It’s one of the most talked about stories in the NHL this season and it has absolutely nothing to do with the action on the ice.
On Tuesday night, Flyers defenceman Ivan Provorov opted to sit out the team’s pre-game skate against the Ducks because the Flyers were celebrating their annual Pride night in celebration and support of the LGBTQ+ community.
Provorov said his Russian Orthodox religion was the reason he didn’t participate in the show of support, which included wearing what appeared to black Flyers’ practice jerseys with rainbow numbers and nameplates. Some players also used rainbow-coloured stick tape.
For context, the Russian Orthodox church doesn’t perform or even recognize same-sex marriage.
Provorov did suit up for the game, which was also technically part of the team’s annual Pride night. He played 22 minutes and change in a 5-2 victory.
“I respect everybody’s choices,” Provorov said following the victory. “My choice is to stay true to myself and my religion. That’s all I’m going to say.”
Flyers coach John Tortorella defended Provorov’s decision Tuesday and then doubled down on them at Thursday’s morning’s meeting with the media. “Provie did nothing wrong,” Tortorella said. “Just because you don’t agree with his decision doesn’t mean he did anything wrong.” The coach’s full remarks on Provorov are here at the 3:24 mark.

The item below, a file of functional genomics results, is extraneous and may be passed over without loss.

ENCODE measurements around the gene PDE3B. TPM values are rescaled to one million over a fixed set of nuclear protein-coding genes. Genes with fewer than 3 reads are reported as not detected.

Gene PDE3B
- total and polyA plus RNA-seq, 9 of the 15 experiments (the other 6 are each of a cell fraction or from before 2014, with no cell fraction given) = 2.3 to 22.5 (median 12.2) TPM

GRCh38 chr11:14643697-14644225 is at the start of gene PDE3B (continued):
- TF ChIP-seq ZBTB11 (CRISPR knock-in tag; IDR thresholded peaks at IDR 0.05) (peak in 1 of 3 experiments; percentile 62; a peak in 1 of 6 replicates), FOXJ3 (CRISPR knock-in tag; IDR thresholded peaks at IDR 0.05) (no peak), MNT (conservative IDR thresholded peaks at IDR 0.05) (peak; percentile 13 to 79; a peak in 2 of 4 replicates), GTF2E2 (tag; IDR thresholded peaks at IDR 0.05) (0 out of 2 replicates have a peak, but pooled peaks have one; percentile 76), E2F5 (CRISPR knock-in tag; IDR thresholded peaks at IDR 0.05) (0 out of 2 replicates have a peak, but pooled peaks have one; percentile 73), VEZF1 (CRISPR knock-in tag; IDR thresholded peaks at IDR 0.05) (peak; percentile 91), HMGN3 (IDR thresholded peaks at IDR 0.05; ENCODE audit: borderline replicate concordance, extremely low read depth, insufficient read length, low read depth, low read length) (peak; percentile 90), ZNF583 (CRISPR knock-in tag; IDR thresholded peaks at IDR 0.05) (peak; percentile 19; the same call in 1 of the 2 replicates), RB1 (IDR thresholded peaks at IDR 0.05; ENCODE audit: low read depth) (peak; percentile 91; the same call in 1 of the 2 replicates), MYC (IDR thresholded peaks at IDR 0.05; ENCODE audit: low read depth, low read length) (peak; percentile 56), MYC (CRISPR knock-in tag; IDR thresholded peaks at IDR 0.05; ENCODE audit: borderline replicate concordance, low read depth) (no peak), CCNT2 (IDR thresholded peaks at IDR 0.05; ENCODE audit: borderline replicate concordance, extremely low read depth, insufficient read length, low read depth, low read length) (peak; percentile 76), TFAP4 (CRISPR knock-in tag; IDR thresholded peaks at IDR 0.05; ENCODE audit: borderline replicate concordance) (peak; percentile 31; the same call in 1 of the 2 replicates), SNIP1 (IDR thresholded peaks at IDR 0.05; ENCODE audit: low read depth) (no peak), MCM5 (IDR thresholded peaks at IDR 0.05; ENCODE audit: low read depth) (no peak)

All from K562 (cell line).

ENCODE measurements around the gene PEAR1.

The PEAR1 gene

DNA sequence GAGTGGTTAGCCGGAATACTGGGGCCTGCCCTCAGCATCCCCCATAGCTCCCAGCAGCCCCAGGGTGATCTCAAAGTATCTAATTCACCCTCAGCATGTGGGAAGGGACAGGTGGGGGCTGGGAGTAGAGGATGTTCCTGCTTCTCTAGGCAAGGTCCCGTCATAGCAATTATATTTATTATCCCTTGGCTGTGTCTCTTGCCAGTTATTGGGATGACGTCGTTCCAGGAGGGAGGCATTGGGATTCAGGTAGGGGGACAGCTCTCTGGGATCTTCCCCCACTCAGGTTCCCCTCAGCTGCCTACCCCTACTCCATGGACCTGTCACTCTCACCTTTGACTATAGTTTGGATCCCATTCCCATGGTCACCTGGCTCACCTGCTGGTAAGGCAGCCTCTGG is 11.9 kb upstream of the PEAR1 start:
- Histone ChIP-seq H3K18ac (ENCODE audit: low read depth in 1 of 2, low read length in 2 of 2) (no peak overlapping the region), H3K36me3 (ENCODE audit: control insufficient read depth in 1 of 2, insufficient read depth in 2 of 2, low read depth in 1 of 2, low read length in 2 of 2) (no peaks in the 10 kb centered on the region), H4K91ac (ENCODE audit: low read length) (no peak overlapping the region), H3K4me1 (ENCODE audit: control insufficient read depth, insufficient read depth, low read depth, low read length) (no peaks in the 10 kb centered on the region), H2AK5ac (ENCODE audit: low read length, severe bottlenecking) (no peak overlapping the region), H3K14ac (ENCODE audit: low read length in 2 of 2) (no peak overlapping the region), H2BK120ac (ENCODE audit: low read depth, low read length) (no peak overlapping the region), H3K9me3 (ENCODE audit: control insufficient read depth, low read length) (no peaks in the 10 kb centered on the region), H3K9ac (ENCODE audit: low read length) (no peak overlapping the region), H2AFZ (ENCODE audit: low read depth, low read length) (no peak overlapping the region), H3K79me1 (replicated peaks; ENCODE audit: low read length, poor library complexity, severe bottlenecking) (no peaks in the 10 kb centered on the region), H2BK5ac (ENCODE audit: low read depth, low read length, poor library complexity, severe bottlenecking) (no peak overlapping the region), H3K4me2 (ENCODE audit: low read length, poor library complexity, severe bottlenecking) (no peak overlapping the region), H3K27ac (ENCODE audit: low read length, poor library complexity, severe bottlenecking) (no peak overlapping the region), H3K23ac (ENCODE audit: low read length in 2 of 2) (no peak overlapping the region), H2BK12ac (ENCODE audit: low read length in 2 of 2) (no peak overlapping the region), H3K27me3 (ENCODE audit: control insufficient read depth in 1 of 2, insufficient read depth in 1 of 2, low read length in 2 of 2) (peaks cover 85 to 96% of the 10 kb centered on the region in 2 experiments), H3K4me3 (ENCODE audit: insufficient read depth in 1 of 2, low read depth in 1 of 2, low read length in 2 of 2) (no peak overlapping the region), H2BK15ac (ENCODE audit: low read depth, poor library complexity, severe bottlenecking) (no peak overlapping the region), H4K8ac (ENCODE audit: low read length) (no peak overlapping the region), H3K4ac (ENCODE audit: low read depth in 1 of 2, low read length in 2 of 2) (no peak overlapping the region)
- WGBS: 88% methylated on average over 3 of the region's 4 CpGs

Some of Provorov’s teammates, like James van Riemsdyk, have been strong supporters of the LGBTQ community in Philadelphia.
“I think ultimately I’d like to look at the positives from the night,” van Riemsdyk said. “We were able to host a few different groups and meet with them after the game. I think that’s where I’d like to keep the focus on, about the good things that happened.”
The NHL issued a statement, supporting Provorov’s freedom to make the decision he did:
“Hockey is for Everyone” is the umbrella initiative under which the League encourages clubs to celebrate the diversity that exists in their respective markets, and to work to achieve more welcoming and inclusive environments for all fans. Clubs decide whom to celebrate, when and how – with League counsel and support. Players are free to decide which initiatives to support, and we continue to encourage their voices and perspectives on social and cultural issues.
It might be interesting to see the league’s reaction if a player skipped out on official team celebrations that honoured other communities. For example, what if a player refused to wear a camouflage jersey and skipped the pre-game skate on Military Appreciation Night? What if a team honoured Willie O’ Ree, the first black man to play in the NHL, and a player refused to wear O’ Ree’s jersey in the pre-game skate? Would things be handled the same way the Flyers and the league handled Pride Night in Philly?
Bayne Pettinger is an NHL player agent who is openly gay and told the CBC he was disappointed by Provorov’s decision.
“I get asked all the time, ‘When is an NHL player going to come out?’ Pettinger said. “And you see something like Tuesday night… that’s not a safe environment to do that yet,” he said.
Provorov is seen around the league as a player that might be available at the trade deadline. No matter where you stand on this issue, Tuesday’s decision definitely didn’t help his trade value.
By Steve Warne